The Herald Bulletin

Morning Update

Nation & World

May 16, 2013

Arias lawyers wanted to withdraw but were denied

PHOENIX —  Attorneys for Jodi Arias asked to step down from the case after their client was convicted of first-degree murder, but a judge denied the request, according to court minutes obtained Thursday.

Details about the motion were sealed, but legal experts said Arias complicated efforts for her defense when she gave an interview to Fox affiliate KSAZ minutes after her conviction last week saying she preferred death over life in prison.

"I believe death is the ultimate freedom, and I'd rather have my freedom as soon as I can get it," Arias said.

Arias will return to court Thursday for the final phase of her trial as the same jury that convicted her weighs whether the former waitress should be sentenced to life in prison or death.

Her attorneys must convince jurors she shouldn't be executed. But during a closed-door meeting with the judge on Tuesday, Kirk Nurmi and Jennifer Willmott sought permission to withdraw from the case, the minutes state.

Los Angeles-area criminal defense lawyer Mark Geragos said Arias' attorneys have a conflict of interest with their efforts to keep their client off death row and Arias' assertion that she'd rather die for her crime.

"It's not highly unusual," he said. "There are cases where defendants make decisions that they're better off on death row, but that puts the lawyer in a conflicted position. You've got a duty as a lawyer to bring the conflict of interest to the courts and disclose it."

Added Phoenix criminal defense lawyer Julio Laboy: "It would be something I would do in my major felony cases if I found that a client was actually working against me and not working with her defense."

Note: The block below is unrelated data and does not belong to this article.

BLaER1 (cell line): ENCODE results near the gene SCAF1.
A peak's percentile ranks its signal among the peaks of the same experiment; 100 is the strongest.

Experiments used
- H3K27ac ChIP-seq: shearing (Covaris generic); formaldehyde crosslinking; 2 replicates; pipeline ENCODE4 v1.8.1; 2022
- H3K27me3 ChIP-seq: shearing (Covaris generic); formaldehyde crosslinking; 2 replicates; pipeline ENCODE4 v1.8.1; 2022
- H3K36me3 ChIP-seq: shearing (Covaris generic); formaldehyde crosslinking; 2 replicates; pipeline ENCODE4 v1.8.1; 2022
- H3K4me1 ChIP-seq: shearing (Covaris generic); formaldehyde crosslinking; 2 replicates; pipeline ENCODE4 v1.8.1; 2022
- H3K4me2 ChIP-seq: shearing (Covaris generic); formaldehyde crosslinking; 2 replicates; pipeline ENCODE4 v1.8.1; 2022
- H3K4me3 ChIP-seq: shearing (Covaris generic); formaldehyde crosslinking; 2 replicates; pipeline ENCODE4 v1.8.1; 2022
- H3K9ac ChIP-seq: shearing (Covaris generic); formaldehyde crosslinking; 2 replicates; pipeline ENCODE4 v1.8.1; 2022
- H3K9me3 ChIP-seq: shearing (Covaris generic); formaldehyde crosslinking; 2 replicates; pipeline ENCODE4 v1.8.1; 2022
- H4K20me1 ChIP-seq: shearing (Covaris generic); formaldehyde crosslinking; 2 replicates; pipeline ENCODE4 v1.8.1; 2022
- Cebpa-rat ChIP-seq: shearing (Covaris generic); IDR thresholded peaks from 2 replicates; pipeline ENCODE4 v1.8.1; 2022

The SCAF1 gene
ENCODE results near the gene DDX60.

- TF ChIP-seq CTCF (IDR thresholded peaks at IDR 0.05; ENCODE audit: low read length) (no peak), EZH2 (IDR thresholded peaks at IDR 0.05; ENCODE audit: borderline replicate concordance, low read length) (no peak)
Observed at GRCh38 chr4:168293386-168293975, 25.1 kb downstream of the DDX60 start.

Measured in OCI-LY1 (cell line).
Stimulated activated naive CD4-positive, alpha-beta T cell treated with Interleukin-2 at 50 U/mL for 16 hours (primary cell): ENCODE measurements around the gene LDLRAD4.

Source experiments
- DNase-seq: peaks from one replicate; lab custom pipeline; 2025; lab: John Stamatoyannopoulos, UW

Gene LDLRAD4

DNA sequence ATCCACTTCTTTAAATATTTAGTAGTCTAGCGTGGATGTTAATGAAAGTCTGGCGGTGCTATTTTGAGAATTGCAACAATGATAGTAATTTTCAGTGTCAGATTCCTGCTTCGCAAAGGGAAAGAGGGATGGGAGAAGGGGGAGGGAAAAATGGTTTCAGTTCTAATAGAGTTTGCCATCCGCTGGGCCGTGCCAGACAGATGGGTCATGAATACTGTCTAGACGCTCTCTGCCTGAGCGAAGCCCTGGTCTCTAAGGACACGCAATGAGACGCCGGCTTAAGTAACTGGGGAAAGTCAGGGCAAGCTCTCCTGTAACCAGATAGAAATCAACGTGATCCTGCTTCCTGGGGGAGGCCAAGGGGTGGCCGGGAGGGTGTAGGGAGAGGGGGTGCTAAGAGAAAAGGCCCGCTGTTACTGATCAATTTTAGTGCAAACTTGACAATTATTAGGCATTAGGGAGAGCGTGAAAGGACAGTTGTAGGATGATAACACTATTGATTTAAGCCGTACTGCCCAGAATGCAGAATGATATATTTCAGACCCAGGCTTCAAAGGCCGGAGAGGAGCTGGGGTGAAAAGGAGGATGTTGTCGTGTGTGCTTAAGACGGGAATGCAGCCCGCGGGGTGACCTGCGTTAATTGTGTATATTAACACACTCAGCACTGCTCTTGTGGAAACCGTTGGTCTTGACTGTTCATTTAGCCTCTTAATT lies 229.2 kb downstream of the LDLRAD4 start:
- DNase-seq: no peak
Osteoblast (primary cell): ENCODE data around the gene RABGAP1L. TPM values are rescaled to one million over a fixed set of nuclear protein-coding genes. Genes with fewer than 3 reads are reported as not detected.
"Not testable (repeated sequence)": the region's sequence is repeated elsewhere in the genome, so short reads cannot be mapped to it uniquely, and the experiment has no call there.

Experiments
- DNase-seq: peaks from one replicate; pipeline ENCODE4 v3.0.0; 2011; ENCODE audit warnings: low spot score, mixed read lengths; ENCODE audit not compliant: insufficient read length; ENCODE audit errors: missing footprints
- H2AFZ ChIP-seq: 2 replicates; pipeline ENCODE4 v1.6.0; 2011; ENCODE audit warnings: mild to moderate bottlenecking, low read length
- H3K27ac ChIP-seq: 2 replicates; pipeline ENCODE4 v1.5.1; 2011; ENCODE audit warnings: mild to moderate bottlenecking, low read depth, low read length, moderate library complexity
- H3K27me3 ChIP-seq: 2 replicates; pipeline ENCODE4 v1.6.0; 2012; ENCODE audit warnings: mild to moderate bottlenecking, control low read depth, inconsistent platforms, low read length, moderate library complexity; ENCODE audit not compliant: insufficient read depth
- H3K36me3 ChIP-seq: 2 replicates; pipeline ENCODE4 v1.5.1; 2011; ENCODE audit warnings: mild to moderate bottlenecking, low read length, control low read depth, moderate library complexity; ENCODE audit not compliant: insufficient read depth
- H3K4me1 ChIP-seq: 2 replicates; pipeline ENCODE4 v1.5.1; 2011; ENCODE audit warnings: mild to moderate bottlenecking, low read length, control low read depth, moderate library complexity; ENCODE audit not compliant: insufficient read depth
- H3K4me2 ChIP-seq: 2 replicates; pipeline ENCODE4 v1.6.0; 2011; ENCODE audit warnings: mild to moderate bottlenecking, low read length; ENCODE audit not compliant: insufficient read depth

Arias cannot choose the death penalty. It's up to the jury to recommend a sentence.

On Wednesday, the panel took less than three hours to determine that Arias should be eligible for death in the killing of her one-time lover after prosecutors proved the murder was especially cruel and heinous.

Arias, 32, acknowledged killing Travis Alexander on June 4, 2008, at his suburban Phoenix home after a day of sex. She initially denied any involvement then later blamed the attack on masked intruders. Two years after her arrest, she settled on self-defense.

On Thursday, the penalty phase of her trial begins. Prosecutors will call Alexander's family and others to testify in an effort to convince the panel that Arias should face the ultimate punishment.

Arias' defense lawyers will have her family members testify, and likely others who have known her over the years, in an attempt to gain sympathy from jurors to save her life. It's not yet known if Arias will testify.

Arias showed no emotion Wednesday after the jury returned a decision that was widely expected given the violent nature of the killing. She slashed Alexander's throat, stabbed him in the heart and shot him in the forehead.

The victim suffered nearly 30 knife wounds in what prosecutors described as an attack fueled by jealous rage after Alexander wanted to end his affair with Arias and prepared to take a trip to Mexico with another woman.

 

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